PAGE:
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# parse plain python list of double

What's the best way to parse a line like this (the number of elements is not fixed):

``````[  0.0125,  2.9518e+02,  1.2833e+00,  -3.5302e-04,  1.2095e+01,  1.0858e-01,  1.2112e-04,  1.1276e+03  ] # comments
``````

to obtain a `std::vector` of `double` in c++? I've done this:

``````vector<double> read_line(string line)
{
vector<double> coefficients_line;
// erase all before [ and all after ]
size_t found1 = line.find("[");
if (found1 == string::npos) cerr << "line not valid: " << line;
line.erase(line.begin(), line.begin() + found1 + 1);
size_t found2 = line.find("]");
if (found2 == string::npos) cerr << "line not valid: " << line;
line.erase(line.begin() + found2, line.end());

vector<string> coefficients_string;
boost::split(coefficients_string, line, boost::is_any_of(","));
for (vector<string>::const_iterator ic=coefficients_string.begin();
ic!=coefficients_string.end(); ++ic)
{
cout << "c string \"" << *ic << "\"" << endl;
string s = *ic;
boost::trim(s);
double c = boost::lexical_cast<double>(s);
cout << "c double: " << c << endl;
coefficients.push_back(c);
}
return coefficients;
}
``````

non-boost, but easy solutions are welcome

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Given the format, I would think it is simple enough to use IO Streams.

``````#include <iostream>
#include <sstream>
#include <vector>

int main() {
std::istringstream line("[ 1.23, 1.24e+3, 3, 1.44e-2 ]");

char c;
while ((line >> c) && c != '[');
if (!line) { return 1; }

std::vector<double> v;

double d;
while ((line >> d)) { v.push_back(d); line >> c; if (c != ',') { break; } }

for (std::vector<double>::const_iterator i = v.begin(), e = v.end();
i != e; ++i)
{
std::cout << *i << "\n";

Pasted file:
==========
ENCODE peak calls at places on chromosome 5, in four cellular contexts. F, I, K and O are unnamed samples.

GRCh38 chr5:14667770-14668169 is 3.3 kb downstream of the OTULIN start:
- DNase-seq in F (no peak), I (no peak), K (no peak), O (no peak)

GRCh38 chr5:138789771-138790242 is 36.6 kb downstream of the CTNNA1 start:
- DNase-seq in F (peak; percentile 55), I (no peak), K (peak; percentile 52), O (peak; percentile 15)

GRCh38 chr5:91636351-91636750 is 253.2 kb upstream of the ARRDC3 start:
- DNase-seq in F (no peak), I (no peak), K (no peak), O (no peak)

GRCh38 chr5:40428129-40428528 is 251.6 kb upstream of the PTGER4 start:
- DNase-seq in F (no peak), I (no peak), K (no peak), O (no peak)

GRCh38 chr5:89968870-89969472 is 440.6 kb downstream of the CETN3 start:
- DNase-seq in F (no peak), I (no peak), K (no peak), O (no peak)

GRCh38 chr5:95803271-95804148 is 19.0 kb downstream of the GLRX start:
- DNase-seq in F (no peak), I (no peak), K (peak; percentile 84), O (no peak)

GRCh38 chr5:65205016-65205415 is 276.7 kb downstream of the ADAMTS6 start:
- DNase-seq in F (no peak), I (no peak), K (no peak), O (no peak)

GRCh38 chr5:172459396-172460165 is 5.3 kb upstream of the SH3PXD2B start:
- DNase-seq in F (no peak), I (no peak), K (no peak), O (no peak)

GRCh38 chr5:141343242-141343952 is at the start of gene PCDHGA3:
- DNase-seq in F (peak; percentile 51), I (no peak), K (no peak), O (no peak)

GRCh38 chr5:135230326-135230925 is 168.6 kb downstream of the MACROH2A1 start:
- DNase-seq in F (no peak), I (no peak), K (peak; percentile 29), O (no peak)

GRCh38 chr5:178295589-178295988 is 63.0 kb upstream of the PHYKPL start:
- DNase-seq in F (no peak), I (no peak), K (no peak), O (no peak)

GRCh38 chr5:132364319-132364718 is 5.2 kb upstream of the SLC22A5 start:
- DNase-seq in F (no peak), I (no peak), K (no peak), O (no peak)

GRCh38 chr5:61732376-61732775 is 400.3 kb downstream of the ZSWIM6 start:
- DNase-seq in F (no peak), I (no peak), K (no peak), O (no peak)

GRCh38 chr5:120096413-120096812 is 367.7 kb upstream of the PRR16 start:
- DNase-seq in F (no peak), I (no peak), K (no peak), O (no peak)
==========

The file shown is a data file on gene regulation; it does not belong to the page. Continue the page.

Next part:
}

return 0;
}
``````

Prints:

``````1.23
1240
3
0.0144
``````

(In action at ideone)

It is not a full blown parser, and will accept incorrect inputs (notably, it does not check for the `]` at the end. But I would say it's pretty decent already.

-

I see you're already using `boost`. You should definitely try `boost.spirit.qi` for that purpose.

``````#include <vector>
#include <string>
#include <iostream>

#include <boost/spirit/include/qi.hpp>

namespace qi = ::boost::spirit::qi;

template <typename Iterator>
bool parse_numbers(Iterator & first, Iterator last, std::vector<double> & v)
{
using qi::double_;
using qi::phrase_parse;
using qi::_1;
using boost::spirit::ascii::space;

return phrase_parse(first, last, ('[' >> double_ % ',' >> ']'), space, v);
}

int main()
{
std::string s = "[  0.0125,  2.9518e+02,  1.2833e+00,  -3.5302e-04,  1.2095e+01,  1.0858e-01,  1.2112e-04,  1.1276e+03  ] # comments";
std::vector<double> v;
std::string::iterator sb = s.begin();
parse_numbers(sb, s.end(), v);

std::cout << "Parsed numbers:" << std::endl;
for (int i = 0; i < v.size(); ++i) std::cout << v[i] << std::endl;
std::cout << "Rest of line:" << std::endl;
std::cout << std::string(sb, s.end()) << std::endl;
}
``````

I've taken the `parse_numbers()` function from `spirit`'s documentation and adapted it a bit. It returns false when parsing has failed (i.e. not a well-formed list), but returns true when the line has any text after the list: the first iterator (`sb` in `main()`) will point to where the number list has ended.

See the full docs here:
http://www.boost.org/doc/libs/1_46_1/libs/spirit/doc/html/spirit/qi.html

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(updated the answer) – vines Jul 4 '11 at 10:15
thanks, your is a very clean solution. The problem is that on our cluster `error: boost/spirit/include/qi.hpp: No such file or directory` and we have strict policy to add software. We have `spirit` libraries installed, but not `qi` – Ruggero Turra Jul 4 '11 at 10:27
@wiso: Ah, that's probably the old `spirit`, before being split into `qi`, `lex` and `karma` (and which I'm not familiar with, sorry). But anyway, `spirit` is header-only! You can just copy its headers to your source tree :) – vines Jul 4 '11 at 10:38

If your compiler supports C++0x, then you can use AXE to parse this string:

``````std::vector<double> read_line(std::string line)
{
std::vector<double> v;
auto spaces = *axe::r_any(" \t\n\r");
double d;
auto double_rule = spaces & axe::r_double(d)
>> axe::e_ref([](...){ v.push_back(d); });
auto array_rule = '[' & double_rule % ',' & ']';
array_rule(line.begin(), line.end());
return v;
}
``````

P.S. I haven't tested it, so superficial errors are possible.

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